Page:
If your thyroid hormones are stabilized on generic levothyroxine, find out who the manufacturer is. While your healthcare provider can't prescribe a certain generic manufacturer's levothyroxine, if you have a relationship with your pharmacist, you can ask specifically to have your prescription filled with the particular generic that works for you.

Though many pharmacists will work with you to fill your prescription from the same generic manufacturer, you may want to choose a smaller pharmacy since this may be difficult with larger drugstores, chain stores, or mail-order pharmacies.

It May Not Be a Good Option If You've Had Thyroid Cancer

Fluctuating TSH, a potential problem if your pharmacy switches between generic levothyroxine from different manufacturers, is particularly a concern if you're a thyroid cancer survivor. This population requires careful and consistent dosing in order to suppress TSH as a way to prevent cancer recurrence. If you've had thyroid cancer, talk to your healthcare provider about the pros and cons of taking generics.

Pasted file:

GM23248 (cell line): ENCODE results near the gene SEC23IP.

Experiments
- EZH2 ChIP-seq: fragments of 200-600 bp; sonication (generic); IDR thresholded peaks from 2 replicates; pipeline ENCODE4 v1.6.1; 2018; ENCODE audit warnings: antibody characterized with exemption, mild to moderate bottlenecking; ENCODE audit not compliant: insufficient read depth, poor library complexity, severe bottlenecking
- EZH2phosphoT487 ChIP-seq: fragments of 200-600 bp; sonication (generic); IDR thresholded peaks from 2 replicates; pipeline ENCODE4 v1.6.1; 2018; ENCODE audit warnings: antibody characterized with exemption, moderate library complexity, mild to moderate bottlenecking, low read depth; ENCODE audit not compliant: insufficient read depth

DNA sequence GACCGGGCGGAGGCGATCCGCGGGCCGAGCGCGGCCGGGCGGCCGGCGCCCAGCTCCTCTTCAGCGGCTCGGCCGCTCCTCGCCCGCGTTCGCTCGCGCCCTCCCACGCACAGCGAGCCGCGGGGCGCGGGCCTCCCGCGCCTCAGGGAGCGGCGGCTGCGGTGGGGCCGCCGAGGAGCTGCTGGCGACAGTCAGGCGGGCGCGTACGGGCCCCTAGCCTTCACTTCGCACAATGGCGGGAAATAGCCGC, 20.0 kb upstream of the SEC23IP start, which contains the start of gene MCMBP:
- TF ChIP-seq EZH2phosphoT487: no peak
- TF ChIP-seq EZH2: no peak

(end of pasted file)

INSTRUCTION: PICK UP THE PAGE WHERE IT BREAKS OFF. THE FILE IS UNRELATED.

Softgels May Be a Good Option

For several years, a liquid, softgel capsule form of levothyroxine has been available in the United States under the brand name Tirosint. It was designed primarily as a hypoallergenic, specialized form of levothyroxine for people who have digestive or intestinal issues, difficulties with the absorption of thyroid medication, or allergies to the fillers and binders in the tablet formulations of levothyroxine drugs.